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RGB-PRO is a microcontroller programmed to it's full capacity with lean machine code to create a stand-alone RGB colour changer for LED lighting that outperforms many expensive architectural systems.
It is preprogrammed with a wide range of effects with various speed or colour options as appropriate. These range from psychedelic colour strobing through to very smooth and dignified colour changing with a massive pallete of over 16 million colours and a randomiser that produces a continuous stream of over 8 million data bits for maximum variety.
The chip utilises a control technique called Pulse Width Modulation (PWM) that switches the outputs on and off at very high speed (about 350Hz). The perceived intensity of LEDs driven by the outputs is varied by changing the on to off ratio. This is the logical way to control led intensity with a microcontroller and is very efficient in that the output drivers are either on or off and therefore dissipate very little heat.
The software routines for controlling the intensity of the LEDs with PWM were originally written in early October 1996 when the first commercial blue LEDs (silicon carbide) became available. This was long before CK and their highly dubious blanket patents even existed.
Pin 1. +5V supply.
Pin 2. Program select input.
Pin 3. Option select input.
Pin 4. Normally tied to +5v.
Pin 5. Blue channel output.
Pin 6. Green channel output.
Pin 7. Red channel output.
Pin 8. ov (-ve)
The inputs are pulled up to +5v internally by weak pull-up resistors. A normally open momentary button can be connected to pull these pins to 0v when pressed.
The outputs are active high and can drive a load of up to 20mA. They can either be used for driving a few LEDs directly or for switching larger power components like MOSFETs.
When any program selections are made, the chip automatically stores these to non-volatile memory. This means that the controller will always power up in your chosen setting.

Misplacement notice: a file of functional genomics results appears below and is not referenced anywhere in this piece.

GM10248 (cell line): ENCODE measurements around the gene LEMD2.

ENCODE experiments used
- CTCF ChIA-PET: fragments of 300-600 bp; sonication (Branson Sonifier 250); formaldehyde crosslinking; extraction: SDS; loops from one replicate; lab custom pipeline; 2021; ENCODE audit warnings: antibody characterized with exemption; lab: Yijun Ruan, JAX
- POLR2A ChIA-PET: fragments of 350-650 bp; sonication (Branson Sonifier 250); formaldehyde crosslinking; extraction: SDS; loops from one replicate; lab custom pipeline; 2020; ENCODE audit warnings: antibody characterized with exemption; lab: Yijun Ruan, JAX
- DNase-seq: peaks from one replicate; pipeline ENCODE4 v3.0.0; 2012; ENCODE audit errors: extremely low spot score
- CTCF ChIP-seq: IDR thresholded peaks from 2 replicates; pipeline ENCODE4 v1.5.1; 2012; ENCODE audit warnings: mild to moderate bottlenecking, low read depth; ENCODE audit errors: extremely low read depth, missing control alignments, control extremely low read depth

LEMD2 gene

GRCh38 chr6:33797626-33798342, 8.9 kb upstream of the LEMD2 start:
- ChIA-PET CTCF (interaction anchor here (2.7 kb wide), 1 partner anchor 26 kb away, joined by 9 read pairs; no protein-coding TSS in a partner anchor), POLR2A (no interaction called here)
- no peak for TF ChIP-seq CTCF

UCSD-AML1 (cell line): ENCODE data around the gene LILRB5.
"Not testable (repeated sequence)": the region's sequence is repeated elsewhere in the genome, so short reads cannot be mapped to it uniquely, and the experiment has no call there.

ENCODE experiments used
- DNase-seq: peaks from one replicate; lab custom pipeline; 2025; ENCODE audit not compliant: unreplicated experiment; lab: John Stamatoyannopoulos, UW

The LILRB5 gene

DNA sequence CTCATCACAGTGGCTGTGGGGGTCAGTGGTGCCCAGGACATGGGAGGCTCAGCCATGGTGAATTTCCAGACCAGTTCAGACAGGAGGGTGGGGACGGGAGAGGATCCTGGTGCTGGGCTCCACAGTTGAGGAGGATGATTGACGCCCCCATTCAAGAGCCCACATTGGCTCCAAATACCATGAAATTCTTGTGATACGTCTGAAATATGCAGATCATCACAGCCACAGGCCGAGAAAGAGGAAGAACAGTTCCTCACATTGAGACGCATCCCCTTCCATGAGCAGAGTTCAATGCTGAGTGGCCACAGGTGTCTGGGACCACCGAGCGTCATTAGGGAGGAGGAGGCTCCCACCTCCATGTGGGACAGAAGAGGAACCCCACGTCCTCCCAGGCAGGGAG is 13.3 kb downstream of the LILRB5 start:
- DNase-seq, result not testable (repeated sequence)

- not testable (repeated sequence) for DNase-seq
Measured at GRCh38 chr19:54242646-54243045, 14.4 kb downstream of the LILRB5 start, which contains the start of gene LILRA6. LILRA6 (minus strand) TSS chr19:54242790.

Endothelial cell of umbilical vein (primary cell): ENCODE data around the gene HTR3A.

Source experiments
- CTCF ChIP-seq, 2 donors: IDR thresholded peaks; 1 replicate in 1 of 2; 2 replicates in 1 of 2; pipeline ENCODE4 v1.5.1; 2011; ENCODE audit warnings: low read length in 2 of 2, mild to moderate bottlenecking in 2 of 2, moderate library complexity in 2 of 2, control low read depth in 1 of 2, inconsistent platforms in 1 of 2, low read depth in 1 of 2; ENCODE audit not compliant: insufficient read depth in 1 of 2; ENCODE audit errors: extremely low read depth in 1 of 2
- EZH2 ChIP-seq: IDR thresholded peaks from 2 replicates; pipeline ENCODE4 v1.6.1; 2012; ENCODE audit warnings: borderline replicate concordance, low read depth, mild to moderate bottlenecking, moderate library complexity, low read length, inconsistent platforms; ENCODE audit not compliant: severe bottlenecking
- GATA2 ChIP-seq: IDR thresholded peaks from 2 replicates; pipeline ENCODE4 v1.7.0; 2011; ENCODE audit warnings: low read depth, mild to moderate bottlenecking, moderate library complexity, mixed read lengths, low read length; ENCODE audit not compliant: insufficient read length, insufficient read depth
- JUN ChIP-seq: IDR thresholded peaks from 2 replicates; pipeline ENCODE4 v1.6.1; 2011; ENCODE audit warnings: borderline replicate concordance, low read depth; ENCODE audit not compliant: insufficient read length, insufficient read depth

RGB-PRO has two distinct program modes. Architectural and FX. In FX mode all programs are available for selection with the program button, but in Architectural mode the flashy effects are locked out and only the dignified effects can be selected.
To change mode between architectural and FX simply press and hold both the Program and Option buttons simultaneously for 15 seconds whereupon the lights connected should go from blue to either red or green. Red indicates architectural mode with the FX programs locked out, while green indicates that the FX have been unlocked. This setting is automatically stored in the chips non-volatile memory. You can change between modes at any time by following the same procedure.
There are four colour palletes used:-
Primary. A fixed selection of saturated primary colours.
Vibrant. A stunning range of saturated colours.
Bright. A range of bright saturated and pastel shades.
Full Spectrum. Every colour that can be achieved from black to white.
There are three versions of this chip. When powered up the controllers glow a single colour dimly for about a second to indicate which software they are running. Red release was originally launched in 2005 while green release was launched in May of 2009. Both versions have the same architectural programs, but differ in the style of the FX programs. The blue version is streamlined for consumer products and has a fixed set of 12 programs.
Please select your version below for a list of the programs and FX on the chip.
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